As newspapers face challenges, the importance of public support grows
Newspapers build strong, informed communities. Imagine Cleveland without the Plain Dealer journalists who uncovered the lead poisoning crisis and the rape kit backlog, forcing important reforms. Cincinnati Enquirer reporters, photographers and editors painstakingly depicted the mercilessness of the drug crisis and the toll it takes on nearly every aspect of life. The Columbus Dispatch exposed how middlemen hiked up prescription drug prices to get bigger reimbursements from Ohio’s Medicaid program.
The people who tell these stories work in the newsroom as reporters, editors, photographers and designers. In 2018, Ohio had 43 percent fewer of those jobs than in 2012. The industry as a whole had 58 percent fewer jobs in 2017 than it did in 2004. Between 2004 and today, 32 percent of Ohio’s newspapers — most of them weeklies — closed, according to Policy Matters Ohio.
An industry plagued by declining circulation and advertising revenues wouldn’t seem like a smart investment decision, but that’s not the way hedge funds see it. Struggling newspapers make easy targets for media conglomerates, especially those owned or managed by hedge funds. When a private investment company takes control of newspapers you can expect cutting, merging and consolidation as owners try to wring out every last drop of profit.
Ohio is ground zero for newspaper mergers and consolidations. That trend recently intensified with GateHouse Media — owner of the Columbus Dispatch, the Akron Beacon Journal and others — purchasing Gannett and taking on its name. Gannett previously owned the Cincinnati Enquirer and 10 other Ohio papers. GateHouse was owned by the publicly traded New Media Investment Group Inc. but managed by the $70 billion Fortress Investment Group. They have a clear playbook: consolidate, cut and outsource. So far, Gannett moved Dispatch printing operations to Indiana and Enquirer printing from Columbus to Kentucky.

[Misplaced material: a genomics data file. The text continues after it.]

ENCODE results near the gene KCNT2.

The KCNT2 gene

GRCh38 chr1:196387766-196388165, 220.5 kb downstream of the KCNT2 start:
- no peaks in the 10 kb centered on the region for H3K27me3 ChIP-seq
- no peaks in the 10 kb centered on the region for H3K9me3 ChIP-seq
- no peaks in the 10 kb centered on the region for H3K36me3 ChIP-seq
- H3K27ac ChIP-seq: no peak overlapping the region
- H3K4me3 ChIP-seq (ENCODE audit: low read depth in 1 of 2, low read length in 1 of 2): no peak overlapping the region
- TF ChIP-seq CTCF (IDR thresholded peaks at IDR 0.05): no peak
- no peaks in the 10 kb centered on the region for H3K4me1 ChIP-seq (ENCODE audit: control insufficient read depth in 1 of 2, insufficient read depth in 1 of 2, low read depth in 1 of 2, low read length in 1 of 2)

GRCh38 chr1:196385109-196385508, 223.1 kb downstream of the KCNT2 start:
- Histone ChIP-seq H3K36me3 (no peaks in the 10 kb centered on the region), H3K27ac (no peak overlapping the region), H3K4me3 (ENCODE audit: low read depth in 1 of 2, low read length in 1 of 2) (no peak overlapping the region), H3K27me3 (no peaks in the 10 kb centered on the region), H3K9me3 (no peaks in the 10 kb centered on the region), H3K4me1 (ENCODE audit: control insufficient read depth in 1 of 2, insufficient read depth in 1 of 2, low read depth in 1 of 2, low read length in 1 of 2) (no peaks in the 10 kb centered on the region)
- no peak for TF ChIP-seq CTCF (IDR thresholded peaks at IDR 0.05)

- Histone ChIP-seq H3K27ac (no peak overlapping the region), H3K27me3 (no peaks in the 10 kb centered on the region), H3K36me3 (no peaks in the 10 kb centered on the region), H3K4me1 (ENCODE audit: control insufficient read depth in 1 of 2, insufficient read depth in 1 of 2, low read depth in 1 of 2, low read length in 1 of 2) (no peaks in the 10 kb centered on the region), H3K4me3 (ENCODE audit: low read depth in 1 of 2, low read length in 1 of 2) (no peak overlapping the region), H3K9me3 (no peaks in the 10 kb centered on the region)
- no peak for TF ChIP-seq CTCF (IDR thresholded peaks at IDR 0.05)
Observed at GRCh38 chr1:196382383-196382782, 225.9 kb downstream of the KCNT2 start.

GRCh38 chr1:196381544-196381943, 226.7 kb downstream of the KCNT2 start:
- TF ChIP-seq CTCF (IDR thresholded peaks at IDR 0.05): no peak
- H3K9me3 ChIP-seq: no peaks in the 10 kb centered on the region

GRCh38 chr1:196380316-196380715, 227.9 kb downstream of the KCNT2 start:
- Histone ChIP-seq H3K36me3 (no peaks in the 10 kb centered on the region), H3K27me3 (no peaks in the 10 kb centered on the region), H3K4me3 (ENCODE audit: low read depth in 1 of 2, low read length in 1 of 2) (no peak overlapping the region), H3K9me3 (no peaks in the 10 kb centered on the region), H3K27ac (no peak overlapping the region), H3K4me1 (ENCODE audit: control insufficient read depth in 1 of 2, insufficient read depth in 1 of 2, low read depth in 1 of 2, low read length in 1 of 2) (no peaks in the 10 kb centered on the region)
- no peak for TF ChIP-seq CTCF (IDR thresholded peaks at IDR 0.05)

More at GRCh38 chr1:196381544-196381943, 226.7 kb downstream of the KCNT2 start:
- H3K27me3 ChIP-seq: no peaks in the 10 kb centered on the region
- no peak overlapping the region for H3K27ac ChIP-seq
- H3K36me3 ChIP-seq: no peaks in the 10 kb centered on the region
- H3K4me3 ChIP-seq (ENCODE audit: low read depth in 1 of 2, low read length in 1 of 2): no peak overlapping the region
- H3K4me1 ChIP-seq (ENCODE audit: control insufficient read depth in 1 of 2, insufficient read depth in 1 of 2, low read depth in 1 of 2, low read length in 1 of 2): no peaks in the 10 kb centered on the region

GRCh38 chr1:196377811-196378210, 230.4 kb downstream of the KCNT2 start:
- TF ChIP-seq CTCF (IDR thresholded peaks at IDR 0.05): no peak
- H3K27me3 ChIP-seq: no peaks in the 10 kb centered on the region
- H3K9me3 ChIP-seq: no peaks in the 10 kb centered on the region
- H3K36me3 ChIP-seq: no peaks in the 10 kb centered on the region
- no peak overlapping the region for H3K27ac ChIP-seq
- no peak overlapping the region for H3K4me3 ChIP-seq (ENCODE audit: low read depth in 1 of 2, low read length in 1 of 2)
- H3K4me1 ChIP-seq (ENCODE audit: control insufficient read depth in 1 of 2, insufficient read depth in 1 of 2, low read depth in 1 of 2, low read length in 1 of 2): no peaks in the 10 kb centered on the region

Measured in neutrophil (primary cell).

In Dayton, private equity firm Apollo Global Management recently purchased Cox Media Group, which owns the Dayton Daily News as well as several Ohio radio stations and TV stations around the country. A Federal Communications Commission (FCC) rule prohibits a company from operating a TV station and a daily newspaper in the same market (the 120-year-old Cox was grandfathered in), so last month Apollo announced plans to publish the Dayton Daily News just three days a week. This week, the FCC gave Apollo more time to find a buyer for its newspaper properties, which would allow them to keep publishing every day.
Ohio made national news over the summer when the locally owned Youngstown Vindicator couldn’t compete in a landscape dominated by mega companies and closed its doors. The name carries on, but only as an edition of the Warren Chronicle Tribune, which hired some Vindicator staff and bought the paper’s circulation list, domain name and masthead.
Study after study shows the dire consequences of losing newspapers. Local governments become less efficient and accrue more debt. Civic engagement and voter participation drop. In some cases, pollution even rises.
The internet, the rise of Craigslist and other online classifieds, and the loss of local business all combined to undermine newspapers’ business model, which was dependent on local ads. As circulation drops and more people get their news online, Facebook and Google rake in the profits – hoarding more than 60 percent of the $120 billion in digital ad revenue in 2018. People use these sites to share and access news, but newspapers aren’t getting much of the wealth.
The numbers look bleak, but lawmakers can help. Ohio legislators can preserve some local news by increasing support for public broadcasting, which has received long-time state support. An additional $5 million would be a good place to start. Ohio can follow New Jersey’s lead and form a publicly funded civic consortium to support local news through partnerships with educational institutions and community-based organizations. Federally, Congress should allow newspapers to more easily become nonprofits and should tax Facebook and Google. That revenue can fund the journalism that provides these sites with content they depend on — and serve as an antidote to the false reports they often help spread.
There are policy solutions. Those of us who care about democracy just need to demand them.
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